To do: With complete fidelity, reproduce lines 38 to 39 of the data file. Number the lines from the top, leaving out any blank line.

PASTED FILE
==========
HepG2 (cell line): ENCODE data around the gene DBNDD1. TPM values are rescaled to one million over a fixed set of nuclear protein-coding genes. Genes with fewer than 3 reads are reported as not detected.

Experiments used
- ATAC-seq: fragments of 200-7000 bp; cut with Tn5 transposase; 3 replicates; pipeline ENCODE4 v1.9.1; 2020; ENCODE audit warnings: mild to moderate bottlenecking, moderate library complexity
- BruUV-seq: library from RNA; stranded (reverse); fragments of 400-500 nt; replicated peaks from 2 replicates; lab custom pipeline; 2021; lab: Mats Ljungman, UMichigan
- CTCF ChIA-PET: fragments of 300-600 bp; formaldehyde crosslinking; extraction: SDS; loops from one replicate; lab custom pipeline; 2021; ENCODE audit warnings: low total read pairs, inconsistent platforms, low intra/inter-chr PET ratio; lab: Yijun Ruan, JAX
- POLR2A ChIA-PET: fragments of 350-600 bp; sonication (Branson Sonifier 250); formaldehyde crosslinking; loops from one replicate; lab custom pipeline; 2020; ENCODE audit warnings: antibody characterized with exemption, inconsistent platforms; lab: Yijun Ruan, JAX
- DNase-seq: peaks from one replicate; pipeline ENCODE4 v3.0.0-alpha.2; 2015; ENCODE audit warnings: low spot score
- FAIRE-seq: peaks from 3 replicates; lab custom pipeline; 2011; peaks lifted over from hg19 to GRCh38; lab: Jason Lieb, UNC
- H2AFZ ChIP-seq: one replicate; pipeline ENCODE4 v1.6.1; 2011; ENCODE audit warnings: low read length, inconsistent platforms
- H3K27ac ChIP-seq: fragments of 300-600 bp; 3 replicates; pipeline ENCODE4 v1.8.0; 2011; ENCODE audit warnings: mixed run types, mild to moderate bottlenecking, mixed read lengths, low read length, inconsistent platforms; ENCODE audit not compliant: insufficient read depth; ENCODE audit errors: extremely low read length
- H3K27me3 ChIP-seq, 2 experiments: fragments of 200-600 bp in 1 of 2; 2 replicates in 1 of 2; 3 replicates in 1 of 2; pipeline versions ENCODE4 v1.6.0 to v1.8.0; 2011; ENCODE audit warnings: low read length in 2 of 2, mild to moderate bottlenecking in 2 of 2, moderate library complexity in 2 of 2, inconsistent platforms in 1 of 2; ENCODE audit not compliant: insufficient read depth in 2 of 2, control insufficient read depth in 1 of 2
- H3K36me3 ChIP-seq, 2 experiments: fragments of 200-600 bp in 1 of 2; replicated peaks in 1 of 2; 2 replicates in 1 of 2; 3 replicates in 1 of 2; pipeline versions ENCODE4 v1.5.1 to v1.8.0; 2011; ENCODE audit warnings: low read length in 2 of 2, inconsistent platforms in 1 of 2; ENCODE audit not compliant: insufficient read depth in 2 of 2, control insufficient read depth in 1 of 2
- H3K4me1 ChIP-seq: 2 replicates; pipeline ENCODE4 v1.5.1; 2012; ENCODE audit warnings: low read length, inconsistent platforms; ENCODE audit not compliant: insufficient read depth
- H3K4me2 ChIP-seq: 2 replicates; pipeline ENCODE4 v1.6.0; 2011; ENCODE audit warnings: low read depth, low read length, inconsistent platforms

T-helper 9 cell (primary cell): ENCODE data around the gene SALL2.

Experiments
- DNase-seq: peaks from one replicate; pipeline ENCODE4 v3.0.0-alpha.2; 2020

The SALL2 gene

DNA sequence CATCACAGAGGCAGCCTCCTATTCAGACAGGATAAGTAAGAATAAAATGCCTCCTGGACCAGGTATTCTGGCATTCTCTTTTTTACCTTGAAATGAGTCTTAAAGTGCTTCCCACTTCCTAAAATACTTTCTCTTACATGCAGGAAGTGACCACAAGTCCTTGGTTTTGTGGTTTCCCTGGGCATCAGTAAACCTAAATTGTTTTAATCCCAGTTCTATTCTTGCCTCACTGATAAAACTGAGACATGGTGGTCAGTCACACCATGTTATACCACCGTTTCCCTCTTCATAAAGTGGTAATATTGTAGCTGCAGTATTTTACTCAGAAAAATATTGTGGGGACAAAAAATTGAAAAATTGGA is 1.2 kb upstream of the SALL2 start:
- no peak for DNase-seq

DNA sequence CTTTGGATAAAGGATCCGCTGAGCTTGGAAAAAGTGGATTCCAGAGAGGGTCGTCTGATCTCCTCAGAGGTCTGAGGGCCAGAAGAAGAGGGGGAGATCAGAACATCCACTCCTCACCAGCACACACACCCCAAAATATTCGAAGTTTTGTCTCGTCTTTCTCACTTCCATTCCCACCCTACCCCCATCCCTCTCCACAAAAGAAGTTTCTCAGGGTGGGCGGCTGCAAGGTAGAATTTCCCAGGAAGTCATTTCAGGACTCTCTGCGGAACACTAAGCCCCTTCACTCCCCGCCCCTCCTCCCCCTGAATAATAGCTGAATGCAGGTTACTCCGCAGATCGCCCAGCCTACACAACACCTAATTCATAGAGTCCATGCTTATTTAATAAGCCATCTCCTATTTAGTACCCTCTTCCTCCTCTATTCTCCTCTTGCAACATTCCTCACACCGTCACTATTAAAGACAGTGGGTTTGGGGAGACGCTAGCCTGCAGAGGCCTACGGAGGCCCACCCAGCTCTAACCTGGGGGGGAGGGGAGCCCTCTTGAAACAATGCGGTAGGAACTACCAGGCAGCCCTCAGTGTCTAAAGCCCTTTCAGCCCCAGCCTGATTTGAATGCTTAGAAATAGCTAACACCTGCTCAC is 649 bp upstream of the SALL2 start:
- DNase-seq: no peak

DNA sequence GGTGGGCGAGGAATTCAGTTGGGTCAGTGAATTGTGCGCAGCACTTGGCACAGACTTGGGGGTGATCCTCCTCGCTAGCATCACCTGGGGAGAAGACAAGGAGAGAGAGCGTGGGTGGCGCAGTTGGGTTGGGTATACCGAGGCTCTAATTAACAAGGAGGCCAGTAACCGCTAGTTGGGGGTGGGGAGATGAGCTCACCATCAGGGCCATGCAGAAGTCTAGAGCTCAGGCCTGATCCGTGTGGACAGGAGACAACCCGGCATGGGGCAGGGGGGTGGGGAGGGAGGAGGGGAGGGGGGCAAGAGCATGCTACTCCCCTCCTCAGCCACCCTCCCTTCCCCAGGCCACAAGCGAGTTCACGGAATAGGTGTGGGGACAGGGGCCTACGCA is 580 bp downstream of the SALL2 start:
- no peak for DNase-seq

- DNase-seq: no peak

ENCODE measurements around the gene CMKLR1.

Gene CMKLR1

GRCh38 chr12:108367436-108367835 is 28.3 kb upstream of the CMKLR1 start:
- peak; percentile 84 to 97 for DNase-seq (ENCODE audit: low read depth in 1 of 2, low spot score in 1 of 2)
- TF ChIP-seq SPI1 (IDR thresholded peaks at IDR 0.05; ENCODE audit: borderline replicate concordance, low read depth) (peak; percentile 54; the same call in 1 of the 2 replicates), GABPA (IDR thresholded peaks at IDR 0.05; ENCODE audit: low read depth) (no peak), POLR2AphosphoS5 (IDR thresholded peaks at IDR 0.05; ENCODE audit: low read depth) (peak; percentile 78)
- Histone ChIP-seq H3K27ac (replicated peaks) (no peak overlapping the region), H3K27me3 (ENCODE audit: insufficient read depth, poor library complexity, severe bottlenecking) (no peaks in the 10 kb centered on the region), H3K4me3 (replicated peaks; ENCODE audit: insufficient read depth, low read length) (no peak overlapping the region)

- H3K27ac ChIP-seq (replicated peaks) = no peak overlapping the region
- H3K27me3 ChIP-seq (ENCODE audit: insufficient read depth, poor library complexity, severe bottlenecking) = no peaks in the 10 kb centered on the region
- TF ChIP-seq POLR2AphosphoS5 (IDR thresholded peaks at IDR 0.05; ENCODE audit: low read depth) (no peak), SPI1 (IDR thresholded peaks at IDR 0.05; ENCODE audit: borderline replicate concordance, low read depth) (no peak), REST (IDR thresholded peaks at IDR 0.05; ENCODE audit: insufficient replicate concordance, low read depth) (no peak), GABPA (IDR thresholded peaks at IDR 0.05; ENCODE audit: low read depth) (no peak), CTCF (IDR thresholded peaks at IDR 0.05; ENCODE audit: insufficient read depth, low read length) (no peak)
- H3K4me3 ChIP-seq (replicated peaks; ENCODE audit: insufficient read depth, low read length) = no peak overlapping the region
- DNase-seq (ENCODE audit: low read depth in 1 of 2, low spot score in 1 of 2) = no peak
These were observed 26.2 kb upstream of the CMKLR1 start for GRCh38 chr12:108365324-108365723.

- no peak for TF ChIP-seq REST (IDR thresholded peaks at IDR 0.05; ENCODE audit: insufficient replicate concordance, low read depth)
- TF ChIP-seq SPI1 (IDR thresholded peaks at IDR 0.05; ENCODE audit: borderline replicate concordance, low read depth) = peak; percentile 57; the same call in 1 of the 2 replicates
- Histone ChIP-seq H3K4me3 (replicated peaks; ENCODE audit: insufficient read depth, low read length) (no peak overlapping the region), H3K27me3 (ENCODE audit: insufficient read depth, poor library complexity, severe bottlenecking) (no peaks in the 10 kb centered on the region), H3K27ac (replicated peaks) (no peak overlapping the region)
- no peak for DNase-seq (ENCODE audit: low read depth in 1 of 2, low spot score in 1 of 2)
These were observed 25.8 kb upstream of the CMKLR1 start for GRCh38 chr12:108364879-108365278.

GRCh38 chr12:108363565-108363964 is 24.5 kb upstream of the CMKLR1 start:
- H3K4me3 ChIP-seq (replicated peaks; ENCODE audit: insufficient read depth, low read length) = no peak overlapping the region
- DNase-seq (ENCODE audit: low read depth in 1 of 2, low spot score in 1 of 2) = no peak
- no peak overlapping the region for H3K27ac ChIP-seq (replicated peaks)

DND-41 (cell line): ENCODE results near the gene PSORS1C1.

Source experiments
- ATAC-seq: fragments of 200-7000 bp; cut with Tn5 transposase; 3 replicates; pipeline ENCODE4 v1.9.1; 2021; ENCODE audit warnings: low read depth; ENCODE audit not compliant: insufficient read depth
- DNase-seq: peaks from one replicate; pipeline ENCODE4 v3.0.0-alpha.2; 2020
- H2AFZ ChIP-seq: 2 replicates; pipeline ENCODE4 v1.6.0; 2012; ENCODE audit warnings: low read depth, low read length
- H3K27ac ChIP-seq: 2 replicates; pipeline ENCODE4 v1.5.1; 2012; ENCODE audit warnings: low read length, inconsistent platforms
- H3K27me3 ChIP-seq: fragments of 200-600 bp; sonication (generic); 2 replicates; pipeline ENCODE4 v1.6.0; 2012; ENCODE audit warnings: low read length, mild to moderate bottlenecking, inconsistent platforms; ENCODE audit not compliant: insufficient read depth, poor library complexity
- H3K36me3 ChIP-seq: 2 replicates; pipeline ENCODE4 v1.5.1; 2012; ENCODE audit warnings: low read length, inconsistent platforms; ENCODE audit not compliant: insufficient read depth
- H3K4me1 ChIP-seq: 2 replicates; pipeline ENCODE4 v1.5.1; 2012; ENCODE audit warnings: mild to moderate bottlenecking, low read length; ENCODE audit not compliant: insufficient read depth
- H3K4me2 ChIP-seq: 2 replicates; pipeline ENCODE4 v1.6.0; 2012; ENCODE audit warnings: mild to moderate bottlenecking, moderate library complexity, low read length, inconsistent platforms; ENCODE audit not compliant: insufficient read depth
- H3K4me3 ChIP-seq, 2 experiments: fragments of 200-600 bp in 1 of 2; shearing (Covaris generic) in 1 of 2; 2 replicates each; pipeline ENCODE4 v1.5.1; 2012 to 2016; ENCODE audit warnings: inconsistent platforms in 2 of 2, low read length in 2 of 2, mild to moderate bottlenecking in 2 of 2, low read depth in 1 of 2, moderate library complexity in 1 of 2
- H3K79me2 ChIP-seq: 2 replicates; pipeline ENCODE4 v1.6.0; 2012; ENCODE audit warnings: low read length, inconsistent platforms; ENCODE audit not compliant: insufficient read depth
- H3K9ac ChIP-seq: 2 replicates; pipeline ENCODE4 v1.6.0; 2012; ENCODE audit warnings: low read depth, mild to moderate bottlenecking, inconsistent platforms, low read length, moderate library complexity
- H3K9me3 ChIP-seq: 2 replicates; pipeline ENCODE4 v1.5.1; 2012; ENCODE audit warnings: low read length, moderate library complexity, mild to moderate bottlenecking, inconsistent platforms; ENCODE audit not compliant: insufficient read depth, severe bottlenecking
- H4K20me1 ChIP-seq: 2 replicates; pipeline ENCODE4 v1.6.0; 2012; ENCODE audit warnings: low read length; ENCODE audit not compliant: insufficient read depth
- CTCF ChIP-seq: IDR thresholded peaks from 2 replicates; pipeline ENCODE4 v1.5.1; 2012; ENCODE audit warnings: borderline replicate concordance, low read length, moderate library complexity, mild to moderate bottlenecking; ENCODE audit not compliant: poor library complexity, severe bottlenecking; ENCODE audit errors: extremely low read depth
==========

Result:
- no peak for TF ChIP-seq REST (IDR thresholded peaks at IDR 0.05; ENCODE audit: insufficient replicate concordance, low read depth)
- TF ChIP-seq SPI1 (IDR thresholded peaks at IDR 0.05; ENCODE audit: borderline replicate concordance, low read depth) = peak; percentile 57; the same call in 1 of the 2 replicates